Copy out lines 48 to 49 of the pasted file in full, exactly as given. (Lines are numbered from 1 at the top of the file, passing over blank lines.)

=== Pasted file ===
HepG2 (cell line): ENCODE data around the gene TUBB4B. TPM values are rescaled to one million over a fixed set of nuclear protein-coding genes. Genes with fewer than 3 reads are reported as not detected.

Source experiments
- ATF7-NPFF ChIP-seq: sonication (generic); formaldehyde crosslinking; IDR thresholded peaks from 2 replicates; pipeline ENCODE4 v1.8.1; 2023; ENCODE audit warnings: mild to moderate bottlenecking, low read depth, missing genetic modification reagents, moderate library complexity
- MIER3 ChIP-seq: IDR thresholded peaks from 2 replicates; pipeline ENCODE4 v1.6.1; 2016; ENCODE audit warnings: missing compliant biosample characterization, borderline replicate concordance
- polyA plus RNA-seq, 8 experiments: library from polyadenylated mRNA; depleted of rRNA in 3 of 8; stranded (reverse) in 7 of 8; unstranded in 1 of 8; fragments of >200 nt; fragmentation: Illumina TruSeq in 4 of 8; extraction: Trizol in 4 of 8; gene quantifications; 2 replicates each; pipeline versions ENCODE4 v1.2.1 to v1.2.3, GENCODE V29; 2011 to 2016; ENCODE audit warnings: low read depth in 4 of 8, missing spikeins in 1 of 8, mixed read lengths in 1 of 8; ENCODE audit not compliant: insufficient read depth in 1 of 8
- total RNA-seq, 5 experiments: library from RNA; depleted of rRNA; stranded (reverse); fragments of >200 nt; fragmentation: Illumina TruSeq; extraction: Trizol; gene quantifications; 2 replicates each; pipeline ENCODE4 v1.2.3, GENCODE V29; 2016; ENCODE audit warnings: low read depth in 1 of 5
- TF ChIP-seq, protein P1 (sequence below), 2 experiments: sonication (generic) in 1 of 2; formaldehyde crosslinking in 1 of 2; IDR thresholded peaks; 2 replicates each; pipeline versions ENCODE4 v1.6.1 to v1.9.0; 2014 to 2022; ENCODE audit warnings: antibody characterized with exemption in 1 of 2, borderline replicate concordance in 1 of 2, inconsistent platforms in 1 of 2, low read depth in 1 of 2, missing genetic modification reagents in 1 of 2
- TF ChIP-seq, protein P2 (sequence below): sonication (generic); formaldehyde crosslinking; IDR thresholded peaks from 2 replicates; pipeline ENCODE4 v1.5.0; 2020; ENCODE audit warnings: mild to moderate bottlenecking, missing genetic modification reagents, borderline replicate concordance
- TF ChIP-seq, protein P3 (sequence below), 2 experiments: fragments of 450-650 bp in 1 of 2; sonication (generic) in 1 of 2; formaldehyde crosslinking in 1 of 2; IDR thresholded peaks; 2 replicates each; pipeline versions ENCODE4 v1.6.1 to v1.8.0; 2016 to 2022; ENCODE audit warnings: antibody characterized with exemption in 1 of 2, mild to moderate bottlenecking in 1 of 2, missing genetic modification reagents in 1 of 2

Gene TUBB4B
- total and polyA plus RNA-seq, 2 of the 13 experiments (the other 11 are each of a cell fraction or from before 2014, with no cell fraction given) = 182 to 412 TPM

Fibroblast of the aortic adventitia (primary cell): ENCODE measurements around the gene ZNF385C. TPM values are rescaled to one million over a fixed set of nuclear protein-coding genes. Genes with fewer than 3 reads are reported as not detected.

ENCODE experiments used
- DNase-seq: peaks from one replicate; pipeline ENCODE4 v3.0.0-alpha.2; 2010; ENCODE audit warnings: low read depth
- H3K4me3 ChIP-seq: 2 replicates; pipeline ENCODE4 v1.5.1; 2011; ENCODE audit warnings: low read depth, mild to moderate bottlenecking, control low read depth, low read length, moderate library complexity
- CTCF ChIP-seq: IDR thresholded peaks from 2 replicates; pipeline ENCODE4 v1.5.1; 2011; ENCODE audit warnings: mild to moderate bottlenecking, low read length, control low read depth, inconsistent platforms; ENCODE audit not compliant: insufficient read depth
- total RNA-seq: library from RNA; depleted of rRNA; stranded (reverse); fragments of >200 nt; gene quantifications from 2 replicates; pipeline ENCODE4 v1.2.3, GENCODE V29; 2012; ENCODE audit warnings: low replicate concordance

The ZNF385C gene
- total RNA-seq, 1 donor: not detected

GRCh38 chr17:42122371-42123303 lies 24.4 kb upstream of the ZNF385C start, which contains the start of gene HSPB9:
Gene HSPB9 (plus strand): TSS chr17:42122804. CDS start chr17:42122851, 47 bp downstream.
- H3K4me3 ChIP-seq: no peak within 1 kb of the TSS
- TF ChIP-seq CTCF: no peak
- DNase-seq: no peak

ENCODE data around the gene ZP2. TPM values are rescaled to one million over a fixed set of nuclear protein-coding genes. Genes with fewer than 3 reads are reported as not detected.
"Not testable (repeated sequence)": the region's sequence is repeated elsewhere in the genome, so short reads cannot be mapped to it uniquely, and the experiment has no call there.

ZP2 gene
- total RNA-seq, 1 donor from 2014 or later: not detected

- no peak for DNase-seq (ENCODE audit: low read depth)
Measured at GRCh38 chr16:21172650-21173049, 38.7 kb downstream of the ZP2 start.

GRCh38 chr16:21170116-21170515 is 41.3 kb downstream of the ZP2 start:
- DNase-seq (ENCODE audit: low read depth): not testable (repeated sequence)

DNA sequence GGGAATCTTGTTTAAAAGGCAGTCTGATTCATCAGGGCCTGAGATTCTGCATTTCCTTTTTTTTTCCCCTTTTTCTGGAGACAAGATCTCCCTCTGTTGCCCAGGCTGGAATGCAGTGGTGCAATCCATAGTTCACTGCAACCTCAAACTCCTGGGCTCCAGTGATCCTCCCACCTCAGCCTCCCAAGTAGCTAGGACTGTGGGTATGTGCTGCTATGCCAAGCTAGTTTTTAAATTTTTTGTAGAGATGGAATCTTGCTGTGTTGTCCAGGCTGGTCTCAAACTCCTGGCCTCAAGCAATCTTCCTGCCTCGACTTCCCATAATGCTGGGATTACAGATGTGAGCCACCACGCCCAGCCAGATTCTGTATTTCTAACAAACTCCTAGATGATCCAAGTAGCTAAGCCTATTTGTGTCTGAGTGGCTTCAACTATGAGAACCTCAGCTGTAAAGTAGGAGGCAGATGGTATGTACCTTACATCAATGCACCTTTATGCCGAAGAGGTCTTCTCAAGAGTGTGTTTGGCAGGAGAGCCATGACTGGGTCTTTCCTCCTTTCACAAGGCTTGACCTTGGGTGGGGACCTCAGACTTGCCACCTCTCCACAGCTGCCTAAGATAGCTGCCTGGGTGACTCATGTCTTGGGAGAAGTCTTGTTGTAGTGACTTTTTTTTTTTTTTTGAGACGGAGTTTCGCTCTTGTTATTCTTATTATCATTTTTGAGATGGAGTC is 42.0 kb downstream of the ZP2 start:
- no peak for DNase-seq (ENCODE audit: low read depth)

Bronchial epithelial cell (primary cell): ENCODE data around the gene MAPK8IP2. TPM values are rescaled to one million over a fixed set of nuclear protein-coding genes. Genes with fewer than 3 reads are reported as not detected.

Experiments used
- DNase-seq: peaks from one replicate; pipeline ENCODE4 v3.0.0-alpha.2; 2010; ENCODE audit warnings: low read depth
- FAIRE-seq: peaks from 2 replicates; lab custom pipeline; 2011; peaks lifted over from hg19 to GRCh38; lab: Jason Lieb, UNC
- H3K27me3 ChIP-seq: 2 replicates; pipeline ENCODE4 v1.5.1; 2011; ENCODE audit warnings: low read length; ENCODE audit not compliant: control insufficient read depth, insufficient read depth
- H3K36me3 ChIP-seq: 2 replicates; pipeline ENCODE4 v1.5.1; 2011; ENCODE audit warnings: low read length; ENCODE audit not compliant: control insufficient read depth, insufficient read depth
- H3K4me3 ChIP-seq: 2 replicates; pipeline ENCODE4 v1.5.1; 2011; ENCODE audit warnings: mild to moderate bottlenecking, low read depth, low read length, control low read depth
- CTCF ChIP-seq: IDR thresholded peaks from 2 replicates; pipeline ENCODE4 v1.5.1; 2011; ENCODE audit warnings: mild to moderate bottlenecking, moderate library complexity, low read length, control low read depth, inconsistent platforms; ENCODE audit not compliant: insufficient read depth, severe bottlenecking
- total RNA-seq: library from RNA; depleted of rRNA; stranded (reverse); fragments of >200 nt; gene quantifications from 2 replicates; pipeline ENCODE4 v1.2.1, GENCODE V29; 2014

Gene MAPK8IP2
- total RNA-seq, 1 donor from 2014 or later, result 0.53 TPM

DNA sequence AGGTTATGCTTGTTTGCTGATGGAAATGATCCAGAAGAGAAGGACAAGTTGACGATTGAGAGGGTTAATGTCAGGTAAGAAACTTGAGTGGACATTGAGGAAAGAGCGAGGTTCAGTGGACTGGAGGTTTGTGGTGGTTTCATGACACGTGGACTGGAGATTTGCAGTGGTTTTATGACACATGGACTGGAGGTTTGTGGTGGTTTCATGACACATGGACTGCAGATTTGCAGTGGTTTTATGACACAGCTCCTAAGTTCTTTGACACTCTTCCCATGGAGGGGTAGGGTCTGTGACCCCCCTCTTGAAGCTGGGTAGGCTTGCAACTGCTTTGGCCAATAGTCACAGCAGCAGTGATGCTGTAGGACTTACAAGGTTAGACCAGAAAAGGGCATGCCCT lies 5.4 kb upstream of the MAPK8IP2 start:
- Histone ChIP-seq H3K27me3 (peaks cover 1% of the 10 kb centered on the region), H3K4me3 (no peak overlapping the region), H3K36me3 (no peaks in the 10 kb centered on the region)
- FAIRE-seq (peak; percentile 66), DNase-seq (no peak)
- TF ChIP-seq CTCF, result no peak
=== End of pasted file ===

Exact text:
- FAIRE-seq (peak; percentile 66), DNase-seq (no peak)
- TF ChIP-seq CTCF, result no peak